Before you raw food aficionados jump me, let me clarify that have nothing against raw, but I have a lot against trickery. Regrettably, the commercial raw food industry, like the kibble one, follow the same profit driven principle: take unsellable to humans, inferior and isolated, foodstuffs and market it for pets. In a society – ours – in which people desire lean and de-boned choice cuts of meat, and where soups and stocks are concocted in a laboratory, there are ample surplus animal parts: carcasses, fatty poultry backs and necks, offal and bones with bits of meat on it. And wouldn’t you know, conveniently exactly that becomes the dog’s ancestral, thus appropriate, diet? I don’t think so. I opine that both kibble, promoted as scientifically researched and balanced, and raw, promoted as evolutionary correct, have no merit and can be harmful.
A natural diet for dogs is to eat what we eat. It is diverse, and changes with seasons and regions, and there great latitude in feeding a dog right. A natural diet consists of a variety of protein, fat and carbohydrates and yes, can include grains. The delicate undertaking is figuring out what works best in what ratio for the individual dog.
I know, I said I wouldn’t talk about biochemical individuality, and I won’t other than that one man’s food is another man’s poison – Roman healer Lucretius figured that out 2000 years ago, and I like to add “dog” to that. Poison not only on a physical, but also behavioral level. Take protein for example.
Many of my clients’ dogs are on a popular high in protein kibble or raw food. Obviously, most of my clients’ have trouble with their pooches, otherwise they wouldn’t have hired me. The connection? Some studies suggest that lowering protein can take the edge off behavioral problems. It might have something to do with the neurotransmitter dopamine, correlated with protein, that is involved in recognizing detail changes, fires up at the sight of familiar things that are important - both positive and negative, and is responsible for seeking and anticipatory behavior. Dogs as a species are already detail specific, but some are especially reactive to any change and overreact when startled; some are hypersensitive to sensory stimuli and trigger with every sound and motion, and some are intensely zoned in on the environment at the expense of staying connected to the handler. Whenever I meet a dog where any or all of the above is an issue, I recommend a food that is not higher than 30% protein.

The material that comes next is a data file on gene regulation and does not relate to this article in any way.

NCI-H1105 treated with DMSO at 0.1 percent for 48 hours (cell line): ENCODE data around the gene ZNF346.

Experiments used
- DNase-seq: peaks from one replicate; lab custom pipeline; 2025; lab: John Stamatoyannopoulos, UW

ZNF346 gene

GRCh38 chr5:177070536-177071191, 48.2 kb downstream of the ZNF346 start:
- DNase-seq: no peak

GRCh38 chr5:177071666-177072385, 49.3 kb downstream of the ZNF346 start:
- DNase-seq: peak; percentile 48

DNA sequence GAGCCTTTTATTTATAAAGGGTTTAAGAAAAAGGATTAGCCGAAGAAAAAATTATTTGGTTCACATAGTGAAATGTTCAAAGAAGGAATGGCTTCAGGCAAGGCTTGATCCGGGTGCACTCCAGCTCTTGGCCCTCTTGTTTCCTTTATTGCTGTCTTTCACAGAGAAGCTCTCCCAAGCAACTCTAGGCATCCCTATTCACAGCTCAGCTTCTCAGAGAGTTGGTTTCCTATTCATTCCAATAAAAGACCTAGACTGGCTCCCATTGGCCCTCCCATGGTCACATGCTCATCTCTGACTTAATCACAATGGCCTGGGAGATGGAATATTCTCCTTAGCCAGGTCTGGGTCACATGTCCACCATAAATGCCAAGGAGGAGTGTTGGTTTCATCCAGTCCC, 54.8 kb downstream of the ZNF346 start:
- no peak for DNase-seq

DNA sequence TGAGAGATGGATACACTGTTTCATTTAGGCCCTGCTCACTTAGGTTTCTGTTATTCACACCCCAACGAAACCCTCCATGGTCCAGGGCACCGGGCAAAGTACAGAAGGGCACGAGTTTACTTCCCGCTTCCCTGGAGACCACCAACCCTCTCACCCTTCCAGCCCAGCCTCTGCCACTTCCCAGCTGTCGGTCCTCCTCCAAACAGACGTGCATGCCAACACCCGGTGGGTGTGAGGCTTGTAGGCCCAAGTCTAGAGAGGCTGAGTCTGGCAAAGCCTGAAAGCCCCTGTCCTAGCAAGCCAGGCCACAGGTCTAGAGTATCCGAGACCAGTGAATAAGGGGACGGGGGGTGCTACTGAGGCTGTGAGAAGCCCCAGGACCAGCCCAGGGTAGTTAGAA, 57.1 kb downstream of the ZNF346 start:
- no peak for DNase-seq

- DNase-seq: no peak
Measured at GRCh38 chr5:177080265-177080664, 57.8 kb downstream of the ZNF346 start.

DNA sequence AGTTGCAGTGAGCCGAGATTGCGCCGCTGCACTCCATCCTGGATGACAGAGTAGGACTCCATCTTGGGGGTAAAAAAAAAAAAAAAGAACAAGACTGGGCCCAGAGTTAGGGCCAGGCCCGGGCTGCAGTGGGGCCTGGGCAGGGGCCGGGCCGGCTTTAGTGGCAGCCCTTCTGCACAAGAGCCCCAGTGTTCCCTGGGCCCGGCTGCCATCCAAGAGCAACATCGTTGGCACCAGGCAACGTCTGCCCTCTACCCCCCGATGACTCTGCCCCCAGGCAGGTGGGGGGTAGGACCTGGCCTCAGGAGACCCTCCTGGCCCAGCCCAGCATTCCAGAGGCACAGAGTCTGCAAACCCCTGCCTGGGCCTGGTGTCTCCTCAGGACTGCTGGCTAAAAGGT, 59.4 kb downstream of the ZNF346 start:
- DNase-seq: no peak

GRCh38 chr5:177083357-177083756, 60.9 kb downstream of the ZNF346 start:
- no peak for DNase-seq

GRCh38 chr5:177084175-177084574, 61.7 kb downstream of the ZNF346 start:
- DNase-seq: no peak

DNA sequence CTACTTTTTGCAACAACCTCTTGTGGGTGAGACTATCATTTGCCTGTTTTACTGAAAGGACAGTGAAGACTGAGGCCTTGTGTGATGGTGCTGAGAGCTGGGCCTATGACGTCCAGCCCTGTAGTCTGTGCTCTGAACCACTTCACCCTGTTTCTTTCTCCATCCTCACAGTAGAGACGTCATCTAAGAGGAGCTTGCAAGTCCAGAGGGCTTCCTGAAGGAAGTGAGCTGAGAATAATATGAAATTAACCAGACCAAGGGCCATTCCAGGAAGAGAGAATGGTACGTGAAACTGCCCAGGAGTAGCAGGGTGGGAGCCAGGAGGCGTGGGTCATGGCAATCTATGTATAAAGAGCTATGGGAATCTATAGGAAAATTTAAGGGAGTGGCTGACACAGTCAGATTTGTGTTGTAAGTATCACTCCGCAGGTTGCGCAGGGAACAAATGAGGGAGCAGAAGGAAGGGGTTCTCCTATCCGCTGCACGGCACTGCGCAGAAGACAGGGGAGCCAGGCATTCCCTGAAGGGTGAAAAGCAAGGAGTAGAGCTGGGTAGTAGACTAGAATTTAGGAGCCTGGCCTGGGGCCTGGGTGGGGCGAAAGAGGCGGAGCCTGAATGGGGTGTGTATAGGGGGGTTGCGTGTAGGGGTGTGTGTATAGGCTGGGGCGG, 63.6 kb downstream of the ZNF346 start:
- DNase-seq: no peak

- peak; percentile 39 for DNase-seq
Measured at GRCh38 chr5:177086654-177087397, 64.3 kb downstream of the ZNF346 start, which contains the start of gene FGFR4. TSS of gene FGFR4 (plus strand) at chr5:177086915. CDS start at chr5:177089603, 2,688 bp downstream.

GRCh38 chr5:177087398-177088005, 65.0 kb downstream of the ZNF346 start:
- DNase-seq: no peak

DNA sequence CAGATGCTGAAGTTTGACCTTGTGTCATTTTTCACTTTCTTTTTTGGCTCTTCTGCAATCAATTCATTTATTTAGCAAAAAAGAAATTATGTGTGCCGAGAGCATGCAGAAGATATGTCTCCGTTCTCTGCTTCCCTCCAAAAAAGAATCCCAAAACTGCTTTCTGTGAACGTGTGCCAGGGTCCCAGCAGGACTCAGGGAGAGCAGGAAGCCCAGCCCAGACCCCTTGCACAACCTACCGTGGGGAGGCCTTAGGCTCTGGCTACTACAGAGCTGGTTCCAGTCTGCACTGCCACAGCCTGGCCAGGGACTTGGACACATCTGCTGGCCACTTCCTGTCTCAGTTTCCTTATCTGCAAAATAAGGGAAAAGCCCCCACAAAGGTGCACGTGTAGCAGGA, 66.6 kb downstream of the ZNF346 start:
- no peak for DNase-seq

Remember the Hovawart? He consumed very little protein, and against common sense thrived. I am convinced that the only reason why he did was because the ingredients were top-notch. I am not saying that you have to import organic fruits to keep your pooch in shape – although the thought to move somewhere where they grow is pleasant enough to explore more sometime in the future, but you should pay attention to ingredients. Ingredients are key. How to sort the good from the bad will be the focus of the next two posts. Look for it in mid, and the end of May.